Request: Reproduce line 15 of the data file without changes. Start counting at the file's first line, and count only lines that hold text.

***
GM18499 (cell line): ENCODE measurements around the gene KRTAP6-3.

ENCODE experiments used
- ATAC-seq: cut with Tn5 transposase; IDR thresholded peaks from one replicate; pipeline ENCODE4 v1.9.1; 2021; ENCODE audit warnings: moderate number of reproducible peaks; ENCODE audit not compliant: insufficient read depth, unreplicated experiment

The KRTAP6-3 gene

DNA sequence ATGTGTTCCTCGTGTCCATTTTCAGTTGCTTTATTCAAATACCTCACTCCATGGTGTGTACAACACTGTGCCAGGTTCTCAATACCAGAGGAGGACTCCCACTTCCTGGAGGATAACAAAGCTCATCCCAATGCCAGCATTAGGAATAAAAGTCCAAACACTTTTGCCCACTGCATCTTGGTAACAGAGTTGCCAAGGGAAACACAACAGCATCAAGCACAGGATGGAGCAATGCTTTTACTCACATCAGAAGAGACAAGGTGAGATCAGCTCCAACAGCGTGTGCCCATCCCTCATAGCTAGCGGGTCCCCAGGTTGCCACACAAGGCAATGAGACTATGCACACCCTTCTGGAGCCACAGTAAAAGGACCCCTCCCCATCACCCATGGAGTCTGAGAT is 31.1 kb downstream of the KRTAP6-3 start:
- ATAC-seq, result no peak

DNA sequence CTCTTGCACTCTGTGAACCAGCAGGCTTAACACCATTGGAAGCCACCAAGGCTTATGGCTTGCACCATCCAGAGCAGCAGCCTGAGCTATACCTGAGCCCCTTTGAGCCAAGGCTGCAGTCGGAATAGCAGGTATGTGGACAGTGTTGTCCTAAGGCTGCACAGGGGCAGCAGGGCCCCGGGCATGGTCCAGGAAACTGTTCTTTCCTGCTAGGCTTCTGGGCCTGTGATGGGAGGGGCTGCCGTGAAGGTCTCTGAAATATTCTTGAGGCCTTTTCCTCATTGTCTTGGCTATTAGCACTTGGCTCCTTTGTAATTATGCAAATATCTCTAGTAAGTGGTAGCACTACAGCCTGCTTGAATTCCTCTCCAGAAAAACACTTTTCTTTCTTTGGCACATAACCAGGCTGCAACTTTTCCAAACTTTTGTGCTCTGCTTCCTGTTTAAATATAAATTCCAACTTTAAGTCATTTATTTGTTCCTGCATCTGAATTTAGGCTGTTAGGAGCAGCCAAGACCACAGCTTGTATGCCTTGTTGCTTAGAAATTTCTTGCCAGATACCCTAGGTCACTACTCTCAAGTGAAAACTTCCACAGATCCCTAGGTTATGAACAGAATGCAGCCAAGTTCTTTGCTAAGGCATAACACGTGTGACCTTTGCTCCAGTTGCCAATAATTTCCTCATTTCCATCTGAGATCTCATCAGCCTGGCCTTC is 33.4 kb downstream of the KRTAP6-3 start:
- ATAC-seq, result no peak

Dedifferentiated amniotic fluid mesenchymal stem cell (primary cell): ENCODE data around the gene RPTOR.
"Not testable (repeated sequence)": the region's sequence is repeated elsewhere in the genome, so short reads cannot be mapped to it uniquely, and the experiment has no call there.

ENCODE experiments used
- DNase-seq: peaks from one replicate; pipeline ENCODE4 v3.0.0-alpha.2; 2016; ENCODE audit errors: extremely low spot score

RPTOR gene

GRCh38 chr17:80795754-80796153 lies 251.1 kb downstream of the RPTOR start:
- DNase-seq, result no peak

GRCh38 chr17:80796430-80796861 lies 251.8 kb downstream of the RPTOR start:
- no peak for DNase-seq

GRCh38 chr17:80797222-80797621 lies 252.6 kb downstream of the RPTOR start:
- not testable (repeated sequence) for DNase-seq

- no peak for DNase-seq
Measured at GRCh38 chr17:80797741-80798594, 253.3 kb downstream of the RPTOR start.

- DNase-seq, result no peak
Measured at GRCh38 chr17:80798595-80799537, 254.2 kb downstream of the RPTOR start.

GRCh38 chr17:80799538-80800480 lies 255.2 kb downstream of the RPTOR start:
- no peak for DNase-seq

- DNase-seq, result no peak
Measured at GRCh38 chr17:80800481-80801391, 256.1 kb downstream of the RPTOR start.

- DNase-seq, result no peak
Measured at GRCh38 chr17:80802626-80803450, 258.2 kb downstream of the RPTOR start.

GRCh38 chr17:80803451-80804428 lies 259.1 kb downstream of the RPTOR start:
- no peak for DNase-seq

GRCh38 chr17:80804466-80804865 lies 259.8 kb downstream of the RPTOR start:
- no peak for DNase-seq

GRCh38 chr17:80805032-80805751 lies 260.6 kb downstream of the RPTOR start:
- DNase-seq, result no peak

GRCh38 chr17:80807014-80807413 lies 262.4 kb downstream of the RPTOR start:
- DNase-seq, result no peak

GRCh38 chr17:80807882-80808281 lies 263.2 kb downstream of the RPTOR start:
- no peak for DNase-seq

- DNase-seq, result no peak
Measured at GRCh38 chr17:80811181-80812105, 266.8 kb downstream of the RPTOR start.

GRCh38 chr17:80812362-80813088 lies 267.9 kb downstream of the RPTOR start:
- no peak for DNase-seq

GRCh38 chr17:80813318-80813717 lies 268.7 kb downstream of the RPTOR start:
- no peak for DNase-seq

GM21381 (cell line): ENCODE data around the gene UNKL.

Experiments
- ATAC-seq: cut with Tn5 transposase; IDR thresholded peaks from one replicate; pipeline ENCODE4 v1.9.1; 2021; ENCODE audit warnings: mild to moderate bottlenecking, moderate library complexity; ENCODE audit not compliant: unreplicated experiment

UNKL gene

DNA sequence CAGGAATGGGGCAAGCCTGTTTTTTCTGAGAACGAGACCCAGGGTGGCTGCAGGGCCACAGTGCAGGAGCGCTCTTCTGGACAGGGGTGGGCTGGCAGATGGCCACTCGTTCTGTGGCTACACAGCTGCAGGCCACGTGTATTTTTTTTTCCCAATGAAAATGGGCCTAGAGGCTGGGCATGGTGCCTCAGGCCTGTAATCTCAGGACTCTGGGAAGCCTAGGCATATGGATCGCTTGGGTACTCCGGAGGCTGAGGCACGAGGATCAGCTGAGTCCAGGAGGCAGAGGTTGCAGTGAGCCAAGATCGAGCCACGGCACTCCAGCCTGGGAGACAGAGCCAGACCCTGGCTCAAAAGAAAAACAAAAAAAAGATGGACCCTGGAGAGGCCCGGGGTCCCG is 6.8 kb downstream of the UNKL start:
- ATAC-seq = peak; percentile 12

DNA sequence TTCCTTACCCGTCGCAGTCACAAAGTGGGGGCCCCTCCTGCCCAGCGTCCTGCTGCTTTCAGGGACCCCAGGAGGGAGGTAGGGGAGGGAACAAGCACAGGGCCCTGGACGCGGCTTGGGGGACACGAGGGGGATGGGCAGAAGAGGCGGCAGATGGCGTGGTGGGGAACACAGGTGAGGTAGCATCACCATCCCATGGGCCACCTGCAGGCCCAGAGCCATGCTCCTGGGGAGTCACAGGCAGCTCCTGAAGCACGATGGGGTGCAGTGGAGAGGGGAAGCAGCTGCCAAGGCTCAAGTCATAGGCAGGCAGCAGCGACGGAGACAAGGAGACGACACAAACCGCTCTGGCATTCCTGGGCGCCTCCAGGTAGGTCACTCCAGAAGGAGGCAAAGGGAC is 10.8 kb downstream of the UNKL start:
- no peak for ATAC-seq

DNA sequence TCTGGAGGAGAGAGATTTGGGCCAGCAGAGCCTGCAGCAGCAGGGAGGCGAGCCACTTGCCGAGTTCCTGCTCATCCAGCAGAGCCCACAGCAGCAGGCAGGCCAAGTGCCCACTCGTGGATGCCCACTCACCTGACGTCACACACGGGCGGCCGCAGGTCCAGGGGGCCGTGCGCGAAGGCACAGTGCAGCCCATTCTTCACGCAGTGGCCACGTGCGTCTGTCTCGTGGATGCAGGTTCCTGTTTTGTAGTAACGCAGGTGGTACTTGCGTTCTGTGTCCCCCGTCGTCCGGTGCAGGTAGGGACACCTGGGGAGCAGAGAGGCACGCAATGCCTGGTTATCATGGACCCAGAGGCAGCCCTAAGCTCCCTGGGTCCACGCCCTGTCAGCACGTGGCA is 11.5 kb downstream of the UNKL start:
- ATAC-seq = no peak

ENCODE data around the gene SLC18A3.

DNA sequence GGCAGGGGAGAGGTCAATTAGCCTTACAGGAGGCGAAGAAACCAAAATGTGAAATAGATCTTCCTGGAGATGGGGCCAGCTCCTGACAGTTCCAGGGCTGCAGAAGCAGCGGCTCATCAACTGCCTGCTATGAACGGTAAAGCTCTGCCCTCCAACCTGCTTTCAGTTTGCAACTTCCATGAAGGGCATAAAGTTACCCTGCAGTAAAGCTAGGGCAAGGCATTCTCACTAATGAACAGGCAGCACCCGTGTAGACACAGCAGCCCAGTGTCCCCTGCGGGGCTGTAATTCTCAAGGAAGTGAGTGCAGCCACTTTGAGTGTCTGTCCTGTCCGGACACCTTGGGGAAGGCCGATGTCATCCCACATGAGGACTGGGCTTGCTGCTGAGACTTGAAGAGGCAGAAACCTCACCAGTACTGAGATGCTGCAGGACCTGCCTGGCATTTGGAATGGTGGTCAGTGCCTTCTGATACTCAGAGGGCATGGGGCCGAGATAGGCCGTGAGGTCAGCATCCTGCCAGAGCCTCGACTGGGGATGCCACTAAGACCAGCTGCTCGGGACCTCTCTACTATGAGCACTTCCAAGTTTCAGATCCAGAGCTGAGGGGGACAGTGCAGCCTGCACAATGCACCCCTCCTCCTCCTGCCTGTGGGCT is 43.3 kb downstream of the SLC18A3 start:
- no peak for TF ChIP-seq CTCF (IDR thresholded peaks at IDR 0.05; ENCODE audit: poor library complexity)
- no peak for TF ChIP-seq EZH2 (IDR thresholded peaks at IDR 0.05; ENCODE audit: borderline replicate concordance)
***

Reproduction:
- DNase-seq, result no peak